Cafe Entertainment Studios has launched as a production and distribution entity with the aim of creating low-to-moderately priced features, television and music projects.
The shingle, headed by Celia A. Fox, has brought in veteran showbiz execs Robert L. Friedman, who’s president and a producer. He’s former prexy of AMC Entertainment Motion Picture Group and AMC Intl., president of Columbia Pictures Distribution and exec VP of United Artists.
“We feel that there’s a lot of room for indies right now to succeed with crossover product if they bring in a strong sensibility of what works in the marketplace,” Friedman said. “That’s why we want to handle the distribution ourselves.”
Cafe is also using Media Consulting Associates, headed by Jerry Katzman and Herman Rush. Katzman is former president of William Morris, and Rush is former chairman of Columbia Pictures Television.
“I know I have a long way to go, but with the help of sophisticated investors and very experienced advisers I believe we have a good shot at building something of value,” Fox said.
Cafe is handling the releasing of its first feature, comedy caper “Wasabi Tuna,” May 7 in Los Angeles, then plans to take the pic into Gotham, San Francisco and Boston. Fox wrote and produced, obtaining financing from Horizon Investment Group.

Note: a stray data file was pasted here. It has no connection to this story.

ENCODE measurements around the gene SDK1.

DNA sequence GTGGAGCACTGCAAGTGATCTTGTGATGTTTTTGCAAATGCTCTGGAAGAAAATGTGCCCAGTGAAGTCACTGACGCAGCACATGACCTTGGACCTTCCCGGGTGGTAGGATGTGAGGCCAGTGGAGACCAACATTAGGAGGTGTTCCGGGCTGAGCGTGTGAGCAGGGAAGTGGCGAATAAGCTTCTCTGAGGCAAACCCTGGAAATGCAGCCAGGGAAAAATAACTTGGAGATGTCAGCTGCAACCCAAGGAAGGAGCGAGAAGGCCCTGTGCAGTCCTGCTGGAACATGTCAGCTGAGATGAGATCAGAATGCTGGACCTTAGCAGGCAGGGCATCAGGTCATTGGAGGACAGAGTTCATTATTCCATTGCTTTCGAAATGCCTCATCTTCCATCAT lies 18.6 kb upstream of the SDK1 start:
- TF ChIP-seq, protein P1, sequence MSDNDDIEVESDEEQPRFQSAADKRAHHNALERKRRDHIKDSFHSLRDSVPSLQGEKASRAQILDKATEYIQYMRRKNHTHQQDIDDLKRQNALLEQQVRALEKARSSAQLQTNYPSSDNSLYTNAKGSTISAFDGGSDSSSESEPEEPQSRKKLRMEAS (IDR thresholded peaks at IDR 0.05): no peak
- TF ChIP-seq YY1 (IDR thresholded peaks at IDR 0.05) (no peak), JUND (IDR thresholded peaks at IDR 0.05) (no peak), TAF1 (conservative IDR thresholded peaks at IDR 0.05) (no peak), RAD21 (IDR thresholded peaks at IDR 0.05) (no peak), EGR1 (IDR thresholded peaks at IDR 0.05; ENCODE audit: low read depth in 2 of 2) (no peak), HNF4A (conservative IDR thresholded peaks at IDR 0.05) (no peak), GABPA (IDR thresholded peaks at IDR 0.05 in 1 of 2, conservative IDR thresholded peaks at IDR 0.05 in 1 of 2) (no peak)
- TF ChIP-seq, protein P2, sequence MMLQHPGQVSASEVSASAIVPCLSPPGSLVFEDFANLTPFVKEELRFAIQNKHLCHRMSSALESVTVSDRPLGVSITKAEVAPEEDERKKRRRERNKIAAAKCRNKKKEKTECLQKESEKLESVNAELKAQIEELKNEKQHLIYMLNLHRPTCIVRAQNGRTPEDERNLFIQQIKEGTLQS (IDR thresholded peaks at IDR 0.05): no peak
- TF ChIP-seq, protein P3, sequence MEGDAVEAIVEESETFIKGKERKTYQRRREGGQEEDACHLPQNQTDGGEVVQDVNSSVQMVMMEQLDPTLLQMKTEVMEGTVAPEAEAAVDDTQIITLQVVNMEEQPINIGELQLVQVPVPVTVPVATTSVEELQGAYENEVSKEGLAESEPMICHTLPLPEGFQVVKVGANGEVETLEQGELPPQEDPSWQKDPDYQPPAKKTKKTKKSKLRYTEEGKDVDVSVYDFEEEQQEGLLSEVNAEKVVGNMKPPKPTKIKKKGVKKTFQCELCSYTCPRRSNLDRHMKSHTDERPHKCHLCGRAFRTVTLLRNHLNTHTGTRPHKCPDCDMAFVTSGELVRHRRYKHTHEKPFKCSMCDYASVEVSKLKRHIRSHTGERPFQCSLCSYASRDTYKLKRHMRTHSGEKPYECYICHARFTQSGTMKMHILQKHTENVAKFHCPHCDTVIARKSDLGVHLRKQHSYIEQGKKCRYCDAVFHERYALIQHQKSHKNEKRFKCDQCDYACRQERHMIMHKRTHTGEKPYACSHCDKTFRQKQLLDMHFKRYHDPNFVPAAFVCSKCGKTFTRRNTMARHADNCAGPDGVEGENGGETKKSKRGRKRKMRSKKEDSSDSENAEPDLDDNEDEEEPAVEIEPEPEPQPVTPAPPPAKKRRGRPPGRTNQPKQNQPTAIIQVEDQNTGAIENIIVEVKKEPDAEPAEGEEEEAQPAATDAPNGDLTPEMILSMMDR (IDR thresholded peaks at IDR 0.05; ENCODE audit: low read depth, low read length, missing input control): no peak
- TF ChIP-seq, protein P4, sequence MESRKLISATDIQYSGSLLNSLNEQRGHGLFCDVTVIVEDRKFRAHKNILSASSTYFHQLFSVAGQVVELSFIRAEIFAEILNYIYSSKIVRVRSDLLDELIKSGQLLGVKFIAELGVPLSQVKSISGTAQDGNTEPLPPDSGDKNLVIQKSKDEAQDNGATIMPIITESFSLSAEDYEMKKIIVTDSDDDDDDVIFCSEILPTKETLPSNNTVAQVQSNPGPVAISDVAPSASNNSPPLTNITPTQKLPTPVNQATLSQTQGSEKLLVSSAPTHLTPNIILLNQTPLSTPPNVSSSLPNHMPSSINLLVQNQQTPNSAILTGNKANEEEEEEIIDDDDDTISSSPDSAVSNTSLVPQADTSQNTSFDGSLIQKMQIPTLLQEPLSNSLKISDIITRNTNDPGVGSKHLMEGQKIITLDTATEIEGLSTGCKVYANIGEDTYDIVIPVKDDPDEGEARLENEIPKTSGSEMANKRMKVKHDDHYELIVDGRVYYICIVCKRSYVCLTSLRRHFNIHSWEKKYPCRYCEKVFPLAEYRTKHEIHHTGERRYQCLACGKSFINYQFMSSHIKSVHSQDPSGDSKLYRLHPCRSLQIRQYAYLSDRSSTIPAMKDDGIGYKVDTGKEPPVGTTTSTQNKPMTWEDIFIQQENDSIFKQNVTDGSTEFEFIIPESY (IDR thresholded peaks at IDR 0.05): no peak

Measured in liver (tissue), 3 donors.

“Wasabi Tuna,” centered on a group of friends prepping for the annual West Hollywood Halloween Parade, stars Antonio Sabato Jr., Jason London, Tim Meadows, Alexis Arquette and Anna Nicole Smith.
Fox said she’s going the mini-studio route because of what she sees as unexploited opportunities for developing indie films and TV skeins that carry mass appeal. “We are not trying to reinvent the wheel, but we feel we can be competitive with projects in the $3 million to $10 million range,” she added.
Fox said Cafe, which will be based in the Burbank/Glendale area, will seek financing on a per-project basis. It’s developing another feature, “Coochie Power,” focused on sexual orientation, as well as a trio of TV skeins — “A Labor of Love;” “Funny Gyrrls,” set in the world of female standup comics; and “Club Fed,” a dramedy dealing with white-collar crime.